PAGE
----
The last point I want to raise is that in the last three decades, U.S. imperialism, in order to counter revolution in Asia, Africa and Latin America and the former Soviet bloc countries, has resorted to NGOs in an attempt to replace social movements--such as those of student, women, workers, peasants and youth--by developing and extending these NGOs, not only to control these movements but even to prevent them from taking shape in the first place. In fact when the top officials of the Bush regime and the imperialist financial and banking institutions and United Nations emphasize civil society, by which they mean a collection of NGOs, they have two aims: On the one hand to crush social movements which have an anti-imperialist and anti-reactionary character, and on the other to establish a social and political base for advancing their ideological goals in these societies. This last point is very important.

How does this happen? I can give an example of how this is happening in Kurdistan. After the overthrow of Saddam, the Bush regime invited Iraqi women, including Arab and Kurdish women, to the U.S. for “Democracy Training.” One of the institutions that provide “Democracy Training” is the American Enterprise Institute, an extremely conservative, anti-woman, anti-feminist and racist organization (in fact, the Bush neo-cons' current main think tank). The U.S. State Department allocated $10 million for controlling the women’s movement in Iraq. This money was given to the Independent Women’s Forum, an organization that like the American Enterprise Institute is extremely anti-woman and anti-feminist. This organization opposes the United Nations Convention on the Elimination of all Forms of Discrimination against Women--CEDAW, the most important UN document on discrimination against women. If we have a look at this organization’s Web site, we see their 10-point answer to the question of why they consider the Convention “an enemy of women.” For example, they claim that this Convention intends to spread “socialist ideas.” The Independent Women’s Forum is an anti-abortion Christian fundamentalist group in the U.S. One of its leaders is Lynne Cheney, the wife of U.S. Vice President Dick Cheney. And this is the kind of organization that is training Kurdish and Arab women in Iraq in democracy.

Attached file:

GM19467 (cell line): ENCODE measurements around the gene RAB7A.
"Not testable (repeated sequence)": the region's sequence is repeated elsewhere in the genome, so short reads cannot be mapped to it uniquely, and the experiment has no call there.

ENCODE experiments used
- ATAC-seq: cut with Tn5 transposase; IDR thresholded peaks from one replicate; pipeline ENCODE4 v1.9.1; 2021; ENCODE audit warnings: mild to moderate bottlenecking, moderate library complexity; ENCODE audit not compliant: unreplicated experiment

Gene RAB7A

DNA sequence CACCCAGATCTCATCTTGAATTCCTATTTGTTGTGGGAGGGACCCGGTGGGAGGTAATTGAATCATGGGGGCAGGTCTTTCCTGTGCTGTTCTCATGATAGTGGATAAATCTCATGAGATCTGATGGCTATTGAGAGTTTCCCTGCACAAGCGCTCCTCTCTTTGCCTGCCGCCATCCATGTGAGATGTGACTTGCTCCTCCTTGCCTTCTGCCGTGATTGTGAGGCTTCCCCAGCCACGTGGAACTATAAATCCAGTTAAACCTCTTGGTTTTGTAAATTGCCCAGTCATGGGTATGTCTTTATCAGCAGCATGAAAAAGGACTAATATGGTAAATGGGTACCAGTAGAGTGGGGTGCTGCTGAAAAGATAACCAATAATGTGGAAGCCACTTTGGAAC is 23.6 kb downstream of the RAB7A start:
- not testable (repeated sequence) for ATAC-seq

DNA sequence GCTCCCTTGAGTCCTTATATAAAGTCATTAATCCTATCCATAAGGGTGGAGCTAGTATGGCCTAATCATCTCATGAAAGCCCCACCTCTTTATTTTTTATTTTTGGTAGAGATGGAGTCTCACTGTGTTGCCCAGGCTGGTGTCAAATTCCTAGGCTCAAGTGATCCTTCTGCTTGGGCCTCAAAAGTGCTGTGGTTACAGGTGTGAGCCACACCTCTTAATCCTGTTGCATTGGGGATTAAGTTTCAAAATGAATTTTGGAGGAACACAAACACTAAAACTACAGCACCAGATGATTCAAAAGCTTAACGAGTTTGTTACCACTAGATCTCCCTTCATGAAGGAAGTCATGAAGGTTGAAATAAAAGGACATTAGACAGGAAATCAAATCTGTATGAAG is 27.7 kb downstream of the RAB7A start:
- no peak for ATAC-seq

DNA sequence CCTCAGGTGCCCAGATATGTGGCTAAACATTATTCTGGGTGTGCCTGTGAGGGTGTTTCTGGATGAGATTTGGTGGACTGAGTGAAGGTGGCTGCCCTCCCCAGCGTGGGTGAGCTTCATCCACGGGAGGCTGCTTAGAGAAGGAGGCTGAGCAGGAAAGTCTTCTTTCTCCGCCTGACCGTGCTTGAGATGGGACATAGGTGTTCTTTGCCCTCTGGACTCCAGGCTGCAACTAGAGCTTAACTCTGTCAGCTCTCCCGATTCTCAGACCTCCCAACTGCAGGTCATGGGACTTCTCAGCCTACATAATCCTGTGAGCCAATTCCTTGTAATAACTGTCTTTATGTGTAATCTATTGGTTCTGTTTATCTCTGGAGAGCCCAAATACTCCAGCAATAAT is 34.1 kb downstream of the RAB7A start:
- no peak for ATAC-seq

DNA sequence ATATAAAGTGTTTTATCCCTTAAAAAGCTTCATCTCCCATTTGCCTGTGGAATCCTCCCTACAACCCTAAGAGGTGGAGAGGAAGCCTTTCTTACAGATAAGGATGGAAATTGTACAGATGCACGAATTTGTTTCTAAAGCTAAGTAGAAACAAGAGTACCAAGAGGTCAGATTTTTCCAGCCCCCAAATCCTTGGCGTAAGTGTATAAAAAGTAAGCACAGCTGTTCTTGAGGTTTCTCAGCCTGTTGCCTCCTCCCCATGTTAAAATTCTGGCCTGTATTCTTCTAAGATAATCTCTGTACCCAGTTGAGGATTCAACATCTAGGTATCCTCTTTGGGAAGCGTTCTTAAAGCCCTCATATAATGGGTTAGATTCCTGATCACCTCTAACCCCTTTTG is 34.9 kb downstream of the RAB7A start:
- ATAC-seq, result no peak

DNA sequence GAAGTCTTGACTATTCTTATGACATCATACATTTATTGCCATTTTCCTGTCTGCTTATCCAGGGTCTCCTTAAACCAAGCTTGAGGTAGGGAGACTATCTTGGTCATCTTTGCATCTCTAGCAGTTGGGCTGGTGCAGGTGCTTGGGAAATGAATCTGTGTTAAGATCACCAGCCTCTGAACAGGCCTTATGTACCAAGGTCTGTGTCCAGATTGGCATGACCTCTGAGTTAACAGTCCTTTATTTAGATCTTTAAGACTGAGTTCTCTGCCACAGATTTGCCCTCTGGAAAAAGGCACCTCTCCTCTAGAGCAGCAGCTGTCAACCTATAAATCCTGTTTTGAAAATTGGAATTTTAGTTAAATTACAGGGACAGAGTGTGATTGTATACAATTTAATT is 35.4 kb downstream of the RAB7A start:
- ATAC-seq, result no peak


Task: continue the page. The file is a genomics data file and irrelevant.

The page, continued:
In criticising the NGOs and U.S. imperialist programs, I do not mean to say that every single NGO or every NGO activist is dependent on that imperialist power. There is no doubt that NGOs can turn into a battleground of struggle between social movements, oppressed classes and sections of the people on the one side and regional states and the imperialist powers on the other. Some of them have already turned into such battlegrounds. We have seen, for example in India, NGOs that fight for the rights of 40 million Indian widows. And we see that there are organizations that have won important achievements. But what is important in Kurdistan is how Kurdish nationalism will react to these imperialist programs and to what extent these nationalists will rely on them. It is also important to note that at present many Kurdish nationalists are happy about and satisfied with the U.S.’s attention to them.

In such a situation, the new section of women intellectuals and women professionals can turn into a social base for U.S. imperialist domination, i.e. a force that works as an indirect instrument of the conservative, anti-feminist and anti-woman U.S. in the current situation in Kurdistan, Iraq, Iran, Turkey and Syria. For this reason we should not underestimate these projects and take them lightly. Kurdish women who have been trained in “democracy” by the enemies of democracy, i.e. the U.S. conservatives, have been appointed to high posts in the Iraqi national and Kurdistan governments and have taken the path of the modernization of patriarchy and the male chauvinist system. We must dare to raise these points. I emphasize again that my criticism of NGOs doesn’t mean that they all are taking this path consciously. If we don’t criticise they will not notice what path they have taken and that is my aim.